Q&A with Arnim Wiek
Dr. Wiek is an assistant professor in the School of Sustainability. Over the last 10 years, he has conducted sustainability research in Europe, Canada, Sri Lanka, and the U.S. addressing topics such as emerging technologies, urban and regional development, land use conflicts, resource governance, and climate change. His research is carried out in collaboration with partners from government, business, and civil society. He is currently directing research in conjunction with ASU’s Center for Nanotechnology in Society, Decision Center for a Desert City, and Central Arizona—Phoenix Long-Term Ecological Research project.
What event triggered your focus on sustainability?
As a graduate student in philosophy at Humboldt University in Berlin, Germany, I attended an event that featured a replay of 12-year-old Severn Suzuki’s courageous speech to the 1992 UN Earth Summit in Rio de Janeiro. In that speech she said, “I have no hidden agenda. I am fighting for my future.” Right then I decided it was time to get involved in addressing the challenges of sustainability, and since that time I have devoted my career to sustainability research and education.
What is your most important sustainability-related research project?
I am co-leading a long-term project to craft coordinated strategies for urban sustainability in Phoenix from the city to the neighborhood level. To reach this goal, we are developing “sustainable anticipatory governance,” a new concept that applies visioning, complex system analysis, and future scenario construction to create adaptive governance strategies that will lead to transformative change.
Our project team works interactively with the Phoenix Planning Department, as well as with stakeholders from government, administration, business, and civil society across the city. The research engages numerous faculty and student collaborators from diverse academic fields and includes running a studio-like workshop course for ASU students from public affairs, urban planning, sustainability, and other programs.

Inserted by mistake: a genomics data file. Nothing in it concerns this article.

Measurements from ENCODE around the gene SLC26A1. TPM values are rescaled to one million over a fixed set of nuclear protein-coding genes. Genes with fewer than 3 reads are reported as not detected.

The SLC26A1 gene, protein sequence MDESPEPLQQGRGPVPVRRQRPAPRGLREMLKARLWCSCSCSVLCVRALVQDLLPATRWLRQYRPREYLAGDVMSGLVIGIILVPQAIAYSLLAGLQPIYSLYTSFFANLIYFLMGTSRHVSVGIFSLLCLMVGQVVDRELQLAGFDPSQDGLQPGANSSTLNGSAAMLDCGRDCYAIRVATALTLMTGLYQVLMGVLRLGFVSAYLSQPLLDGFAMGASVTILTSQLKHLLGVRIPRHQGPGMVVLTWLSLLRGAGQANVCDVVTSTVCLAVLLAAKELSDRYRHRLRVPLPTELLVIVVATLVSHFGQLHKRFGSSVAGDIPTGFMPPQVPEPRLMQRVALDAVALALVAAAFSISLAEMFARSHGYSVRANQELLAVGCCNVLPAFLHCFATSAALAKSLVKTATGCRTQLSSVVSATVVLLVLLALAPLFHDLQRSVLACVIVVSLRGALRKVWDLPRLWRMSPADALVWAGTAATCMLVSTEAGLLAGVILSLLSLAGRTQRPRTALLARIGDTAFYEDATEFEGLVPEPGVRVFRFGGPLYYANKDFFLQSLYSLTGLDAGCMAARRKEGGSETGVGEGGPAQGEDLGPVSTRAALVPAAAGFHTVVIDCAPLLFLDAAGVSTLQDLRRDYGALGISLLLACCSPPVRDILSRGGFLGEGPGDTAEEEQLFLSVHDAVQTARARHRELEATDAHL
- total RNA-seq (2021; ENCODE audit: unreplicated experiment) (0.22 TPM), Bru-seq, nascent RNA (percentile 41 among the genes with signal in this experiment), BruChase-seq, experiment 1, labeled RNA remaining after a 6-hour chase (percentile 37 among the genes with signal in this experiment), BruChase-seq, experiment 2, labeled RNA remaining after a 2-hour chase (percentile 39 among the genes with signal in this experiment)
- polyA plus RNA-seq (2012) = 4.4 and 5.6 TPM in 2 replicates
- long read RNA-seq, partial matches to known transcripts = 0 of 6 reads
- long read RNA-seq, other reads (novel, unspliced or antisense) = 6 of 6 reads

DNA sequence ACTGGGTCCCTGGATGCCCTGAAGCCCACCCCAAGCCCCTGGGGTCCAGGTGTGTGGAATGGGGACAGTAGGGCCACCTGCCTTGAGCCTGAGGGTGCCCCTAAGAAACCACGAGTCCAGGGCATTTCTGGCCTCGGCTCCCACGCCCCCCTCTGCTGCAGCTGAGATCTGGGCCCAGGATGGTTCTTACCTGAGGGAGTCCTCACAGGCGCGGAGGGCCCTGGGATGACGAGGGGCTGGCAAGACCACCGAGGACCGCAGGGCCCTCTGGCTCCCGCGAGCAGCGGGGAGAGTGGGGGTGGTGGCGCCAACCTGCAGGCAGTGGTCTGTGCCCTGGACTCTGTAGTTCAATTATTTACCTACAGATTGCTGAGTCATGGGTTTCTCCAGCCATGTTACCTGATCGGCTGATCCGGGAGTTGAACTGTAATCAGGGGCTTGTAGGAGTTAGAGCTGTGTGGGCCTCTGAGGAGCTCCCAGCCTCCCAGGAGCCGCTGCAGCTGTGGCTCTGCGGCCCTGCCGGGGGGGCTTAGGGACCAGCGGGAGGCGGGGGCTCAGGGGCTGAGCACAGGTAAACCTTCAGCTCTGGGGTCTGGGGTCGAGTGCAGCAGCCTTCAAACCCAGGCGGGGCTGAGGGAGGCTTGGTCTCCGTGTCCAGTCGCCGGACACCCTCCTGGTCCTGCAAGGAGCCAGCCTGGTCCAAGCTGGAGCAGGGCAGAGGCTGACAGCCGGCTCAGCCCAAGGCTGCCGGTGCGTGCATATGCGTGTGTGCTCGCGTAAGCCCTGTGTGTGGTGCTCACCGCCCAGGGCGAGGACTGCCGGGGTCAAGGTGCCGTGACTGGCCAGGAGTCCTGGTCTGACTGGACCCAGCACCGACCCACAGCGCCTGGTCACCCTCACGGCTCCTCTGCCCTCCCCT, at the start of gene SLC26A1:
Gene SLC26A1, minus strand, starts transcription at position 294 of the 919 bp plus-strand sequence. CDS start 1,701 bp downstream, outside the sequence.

How does your research affect decisions in the “real world”?
My research engages decision-makers in high levels of interactivity when it comes to conducting research, challenging basic assumptions, and analyzing claims and value positions. We have been able to clearly demonstrate that such interactive research on sustainability issues improves institutional and civil capacity and decision-making for sustainability.
What world sustainability challenge concerns you most?
We must address the “triangle of collective failure”: complexity, capacity, and change. The gap is widening between the increasing complexity of our society and our limited cognitive, emotional, and organizational capacity. To bridge this gap, we need to fundamentally change our ways of consumption, production, trade, mobility, education, and cooperation and become the responsible leaders, engaged citizens, and change agents we promise to future generations.
February 26, 2010